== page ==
The commissioners never considered the possibility of excluding the private sector. They flatly rejected “a system in which all providers of health services are functionaries under the control of the state.” This was also the position of the Canadian Medical Association. Instead, the commission recommended a publicly-financed health insurance system, to be delivered and administered by the private sector “free of government control or domination.”
After national medicare was established in 1966, Canadian health insurance companies sought markets in other countries. By the mid-1990s, over 43 per cent of premium income earned by Canadian insurers originated outside the country with several of the largest companies collecting between 50 and 80 percent of their total premium income from the United States.
Initially, federal and provincial governments agreed to share the cost of medicare equally. In response to the 1974 economic recession, the federal government began cutting social programs in order to support the corporate class. In 1977, the federal government reduced its share of medical funding from 50 to 20 percent. During the 1980s recession, the Mulroney Conservatives cut the medicare budget by another $30 billion, and during the recession of the early 1990s, the Chrétien Liberals cut out another $6.5 billion.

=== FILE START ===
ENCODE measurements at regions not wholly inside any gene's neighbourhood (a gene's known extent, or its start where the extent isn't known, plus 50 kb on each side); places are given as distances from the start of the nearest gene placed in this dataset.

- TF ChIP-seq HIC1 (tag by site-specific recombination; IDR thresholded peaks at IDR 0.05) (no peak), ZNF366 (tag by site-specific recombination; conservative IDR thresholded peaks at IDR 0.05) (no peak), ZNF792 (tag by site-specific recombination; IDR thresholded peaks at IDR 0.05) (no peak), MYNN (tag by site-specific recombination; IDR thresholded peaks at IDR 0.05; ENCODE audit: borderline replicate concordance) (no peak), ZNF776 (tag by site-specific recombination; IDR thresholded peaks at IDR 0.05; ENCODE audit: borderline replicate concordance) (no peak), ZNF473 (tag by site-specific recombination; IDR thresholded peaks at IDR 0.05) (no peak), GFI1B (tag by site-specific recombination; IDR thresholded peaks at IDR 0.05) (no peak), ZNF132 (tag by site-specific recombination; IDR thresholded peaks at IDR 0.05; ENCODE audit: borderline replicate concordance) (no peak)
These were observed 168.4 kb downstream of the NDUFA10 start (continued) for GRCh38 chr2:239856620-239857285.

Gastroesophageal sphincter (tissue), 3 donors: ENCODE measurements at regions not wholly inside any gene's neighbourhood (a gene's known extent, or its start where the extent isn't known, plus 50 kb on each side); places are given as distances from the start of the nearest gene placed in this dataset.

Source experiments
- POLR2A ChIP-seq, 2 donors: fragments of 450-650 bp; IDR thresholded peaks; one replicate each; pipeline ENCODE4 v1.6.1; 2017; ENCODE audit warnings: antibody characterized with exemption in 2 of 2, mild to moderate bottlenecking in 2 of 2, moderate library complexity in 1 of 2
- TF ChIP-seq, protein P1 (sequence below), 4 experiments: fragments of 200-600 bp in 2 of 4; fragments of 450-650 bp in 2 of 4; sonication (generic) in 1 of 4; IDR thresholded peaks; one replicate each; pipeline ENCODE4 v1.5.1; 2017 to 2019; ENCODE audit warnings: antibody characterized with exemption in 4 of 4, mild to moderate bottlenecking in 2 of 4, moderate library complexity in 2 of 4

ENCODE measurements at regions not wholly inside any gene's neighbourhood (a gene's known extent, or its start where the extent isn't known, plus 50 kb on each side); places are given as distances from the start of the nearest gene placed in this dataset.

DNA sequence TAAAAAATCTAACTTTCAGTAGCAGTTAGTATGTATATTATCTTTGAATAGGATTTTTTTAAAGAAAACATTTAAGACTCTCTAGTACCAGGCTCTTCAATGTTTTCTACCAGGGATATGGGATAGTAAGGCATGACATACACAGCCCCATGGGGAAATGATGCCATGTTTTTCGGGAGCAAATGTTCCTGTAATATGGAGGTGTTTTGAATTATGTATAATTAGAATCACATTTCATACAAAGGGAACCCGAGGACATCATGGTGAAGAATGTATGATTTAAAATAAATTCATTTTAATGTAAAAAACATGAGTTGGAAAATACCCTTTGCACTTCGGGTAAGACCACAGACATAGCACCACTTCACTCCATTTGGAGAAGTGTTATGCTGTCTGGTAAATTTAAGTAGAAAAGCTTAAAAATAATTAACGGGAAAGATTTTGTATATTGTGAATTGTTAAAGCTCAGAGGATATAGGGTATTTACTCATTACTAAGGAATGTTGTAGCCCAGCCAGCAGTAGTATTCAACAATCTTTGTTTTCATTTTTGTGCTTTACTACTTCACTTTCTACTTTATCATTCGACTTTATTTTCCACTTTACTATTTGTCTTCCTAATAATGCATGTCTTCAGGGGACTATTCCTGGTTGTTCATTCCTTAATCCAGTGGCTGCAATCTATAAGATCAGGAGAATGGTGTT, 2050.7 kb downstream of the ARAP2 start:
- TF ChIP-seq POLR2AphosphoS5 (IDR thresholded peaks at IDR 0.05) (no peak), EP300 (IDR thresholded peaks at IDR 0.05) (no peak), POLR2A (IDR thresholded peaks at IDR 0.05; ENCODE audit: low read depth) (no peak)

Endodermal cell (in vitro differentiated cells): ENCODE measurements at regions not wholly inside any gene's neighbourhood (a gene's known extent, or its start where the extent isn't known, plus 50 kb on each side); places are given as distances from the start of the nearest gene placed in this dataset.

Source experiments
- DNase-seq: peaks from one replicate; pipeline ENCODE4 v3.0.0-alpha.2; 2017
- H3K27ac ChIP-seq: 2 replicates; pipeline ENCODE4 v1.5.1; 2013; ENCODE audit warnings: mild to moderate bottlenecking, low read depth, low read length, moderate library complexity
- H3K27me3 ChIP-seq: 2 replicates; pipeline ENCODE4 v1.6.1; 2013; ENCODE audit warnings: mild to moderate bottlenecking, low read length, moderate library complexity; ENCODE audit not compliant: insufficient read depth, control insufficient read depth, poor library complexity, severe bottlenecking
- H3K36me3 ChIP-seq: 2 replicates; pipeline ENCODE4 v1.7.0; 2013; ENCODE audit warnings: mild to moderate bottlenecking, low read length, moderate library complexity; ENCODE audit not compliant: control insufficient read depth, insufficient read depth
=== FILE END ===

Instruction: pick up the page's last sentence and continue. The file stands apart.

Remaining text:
Private insurers filled the gap in services created by defunding medicare. Between 1975 and 1997, private spending for medical services in Canada rose from 24 to 32 percent.
Fuller documents how the Canadian government helped to privatize the more profitable parts of the medical system. Medical services were cut from public health plans and deductibles for prescription drugs were increased. Public institutions, like Ontario Blue Cross, were sold to the private sector, and insurance company executives were appointed to hospital boards.
Fuller quotes Industry Canada,
“Promoting Canadian companies as global health-keepers is the main objective driving the strategies and plans’ of the government for the medical devices, pharmaceutical and health-services sector.”
In 1994, The Ontario government’s Health Industries Committee concluded,
“To have the effective launching pad it needs, the health industries sector must expand its share of its own home market. Steps must be taken to ensure that, as in other countries, the domestic market supports the development of globally competitive companies.”